The crowd reacts to TAKA like he’s a truly major star, and I guess that in their eyes he probably is. There is a long segment where Toshiaki and TAKA face off, and it’s clearly meant to be the highlight of the match. This seems to fit the time-honored tradition of the local booker making himself look strong against the visiting big name freelancer. From my point of view it felt slightly wrong, somehow, to see Kawada selling TAKA’s offense so enthusiastically. The question in my mind, for better or worse, was not “Can Taka put Kawada away?” but rather, “Is Michinoku a big enough egomaniac to book himself to go over Toshi?”

In the end, I was satisfied with the answer, and I enjoyed this match more than anything I’ve seen on RAW the last little while.

Calm down now, nobody’s gonna choppy choppy anything…

Current Japanese wrestling is, in a way, similar to current Japanese cinema. It isn’t really possible to favourably compare most modern Japanese movies, like the recent work of Beat Takeshi, to Kurosawa’s great classics. Hell, it’s probably not fair to compare most of Kurosawa’s later works to Seven Samurai or Yojimbo. Those are untouchable classics that redefined what was possible for Japanese film. If, however, I compare any of the better current Japanese movies to their contemporary Hollywood blockbusters, I’ll more often than not find the foreign films far more original, engaging, and stimulating. There are a number of Japanese filmmakers who are still primarily concerned with creating art, while the majority of Hollywood’s film studios are much more concerned with trying to generate profits. There are still a few great directors who somehow manage to create movie magic while working within the studio system but for the most part film as an art form has been relegated to the independent scene in America.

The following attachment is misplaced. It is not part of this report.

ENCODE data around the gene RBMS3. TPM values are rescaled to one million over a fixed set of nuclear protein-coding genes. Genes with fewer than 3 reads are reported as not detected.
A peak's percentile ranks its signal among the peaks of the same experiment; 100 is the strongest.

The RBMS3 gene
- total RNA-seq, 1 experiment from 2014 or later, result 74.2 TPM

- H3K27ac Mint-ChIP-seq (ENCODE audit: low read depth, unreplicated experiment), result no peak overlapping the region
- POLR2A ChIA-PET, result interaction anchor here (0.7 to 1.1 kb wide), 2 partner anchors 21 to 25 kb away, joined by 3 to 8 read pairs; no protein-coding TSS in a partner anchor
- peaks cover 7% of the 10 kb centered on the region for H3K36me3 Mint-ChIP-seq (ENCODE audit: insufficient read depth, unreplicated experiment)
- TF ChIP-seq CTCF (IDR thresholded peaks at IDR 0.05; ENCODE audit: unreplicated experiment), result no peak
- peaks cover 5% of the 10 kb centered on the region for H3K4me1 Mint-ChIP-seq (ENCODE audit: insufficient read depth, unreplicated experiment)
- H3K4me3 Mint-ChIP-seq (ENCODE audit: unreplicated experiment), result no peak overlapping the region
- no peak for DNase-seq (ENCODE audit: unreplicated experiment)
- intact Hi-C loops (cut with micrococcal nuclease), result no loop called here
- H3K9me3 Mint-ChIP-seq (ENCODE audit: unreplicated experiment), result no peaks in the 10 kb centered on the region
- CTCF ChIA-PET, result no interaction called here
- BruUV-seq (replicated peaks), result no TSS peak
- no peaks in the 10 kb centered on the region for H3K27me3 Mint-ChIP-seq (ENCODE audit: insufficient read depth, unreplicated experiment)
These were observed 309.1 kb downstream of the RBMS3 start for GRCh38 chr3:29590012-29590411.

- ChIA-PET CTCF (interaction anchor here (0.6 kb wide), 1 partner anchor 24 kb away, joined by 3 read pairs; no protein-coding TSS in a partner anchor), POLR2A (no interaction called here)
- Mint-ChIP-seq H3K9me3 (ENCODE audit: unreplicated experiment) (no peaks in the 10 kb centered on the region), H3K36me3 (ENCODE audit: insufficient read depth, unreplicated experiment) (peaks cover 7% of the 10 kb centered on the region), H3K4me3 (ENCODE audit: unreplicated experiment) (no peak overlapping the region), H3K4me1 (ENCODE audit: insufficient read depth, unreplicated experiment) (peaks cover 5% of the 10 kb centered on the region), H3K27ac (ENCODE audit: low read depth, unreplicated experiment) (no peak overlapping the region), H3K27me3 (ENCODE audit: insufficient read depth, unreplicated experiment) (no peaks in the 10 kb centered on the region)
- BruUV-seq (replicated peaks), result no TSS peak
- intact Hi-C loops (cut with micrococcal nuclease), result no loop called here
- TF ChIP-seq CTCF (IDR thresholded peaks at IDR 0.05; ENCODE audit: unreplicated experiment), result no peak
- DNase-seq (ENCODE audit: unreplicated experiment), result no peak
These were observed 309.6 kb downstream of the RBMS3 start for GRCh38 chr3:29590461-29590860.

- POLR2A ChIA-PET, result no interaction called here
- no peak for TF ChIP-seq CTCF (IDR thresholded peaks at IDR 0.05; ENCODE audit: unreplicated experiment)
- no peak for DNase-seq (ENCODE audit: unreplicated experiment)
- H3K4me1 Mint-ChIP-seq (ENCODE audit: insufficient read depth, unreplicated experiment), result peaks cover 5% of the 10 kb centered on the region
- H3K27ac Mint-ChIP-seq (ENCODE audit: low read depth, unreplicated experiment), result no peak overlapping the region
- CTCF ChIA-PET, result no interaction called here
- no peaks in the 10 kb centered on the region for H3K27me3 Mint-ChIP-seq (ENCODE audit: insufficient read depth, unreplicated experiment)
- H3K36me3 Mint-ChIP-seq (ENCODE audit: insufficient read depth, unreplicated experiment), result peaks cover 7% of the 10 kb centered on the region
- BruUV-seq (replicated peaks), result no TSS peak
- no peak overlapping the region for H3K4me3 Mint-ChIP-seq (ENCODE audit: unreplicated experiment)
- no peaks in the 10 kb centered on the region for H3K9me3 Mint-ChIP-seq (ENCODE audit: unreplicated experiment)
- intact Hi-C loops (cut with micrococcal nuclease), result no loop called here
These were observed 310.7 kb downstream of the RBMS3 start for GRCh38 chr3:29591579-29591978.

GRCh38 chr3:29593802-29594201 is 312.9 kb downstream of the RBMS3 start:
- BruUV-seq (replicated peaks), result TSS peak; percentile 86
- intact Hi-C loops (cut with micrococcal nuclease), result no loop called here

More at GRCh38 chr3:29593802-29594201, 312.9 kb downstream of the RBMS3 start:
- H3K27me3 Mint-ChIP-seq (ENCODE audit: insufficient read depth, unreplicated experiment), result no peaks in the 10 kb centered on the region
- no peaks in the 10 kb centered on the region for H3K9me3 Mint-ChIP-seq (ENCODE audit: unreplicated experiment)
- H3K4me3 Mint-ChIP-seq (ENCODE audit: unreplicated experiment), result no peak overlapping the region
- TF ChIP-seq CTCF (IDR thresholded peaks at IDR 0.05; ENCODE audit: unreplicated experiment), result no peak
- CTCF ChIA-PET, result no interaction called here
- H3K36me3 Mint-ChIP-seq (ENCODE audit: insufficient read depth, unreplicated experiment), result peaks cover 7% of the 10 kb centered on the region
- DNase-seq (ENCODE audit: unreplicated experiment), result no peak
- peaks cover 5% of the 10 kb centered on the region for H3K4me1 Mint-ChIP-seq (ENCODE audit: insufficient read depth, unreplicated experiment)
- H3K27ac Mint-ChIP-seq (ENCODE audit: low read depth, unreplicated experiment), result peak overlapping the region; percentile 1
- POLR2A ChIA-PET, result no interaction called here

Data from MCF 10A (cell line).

If I compare a puroresu match from 2005, say something from Satoshi Kojima’s championship run, with one of the classic matches from 1990s All Japan, it’s going to come up wanting. Hell, it probably isn’t fair to compare Kawada and Kobashi’s latest matches with what they were producing from 1993 through 1998. They were putting on true five star classics, which set a new standard for what was possible in a wrestling ring. If, however, I compare the better Japanese matches of the past couple of years with the dross being disgorged by the North American Corporate Scene, I generally find that the Japanese matches are far more compelling and exciting to watch. There are still wrestlers and promoters in Japan who treat wrestling as a respected art form, while in corporate USA the in ring action seem to be treated as a lesser part of a larger business plan. There are still a few great wrestlers putting on four star matches while working within the limits of the WWE style. For the most part, however, wrestling as art has been relegated mainly to the indy scene in America.

Next week, God willing, we’ll take a look at more of what Kobashi and Kawada have been up to lately. I’m sorry for missing last week’s column and for cutting this one short. I need to devote a lot of energy and time to my professional life right now, since I’m trying to take care of all my responsibilities before I leave on vacation. Chitose and I are going to Japan in late November. While we’re there, we’re going to try and catch the last show of NOAH’s Winter Navigation ’05 tour, the final night of All Japan’s Real World Tag League tournament, New Japan’s Osaka Prefectural Gymnasium show, and the big Indy Super Show at Korakuen Hall. I’m hoping to have a lot of new column ideas when I come back, and I’m really excited to finally see some puroresu live and in person.

Thanks for reading!

If you want to read more about Japanese cinema, check out Robert’s excellent article on the subject.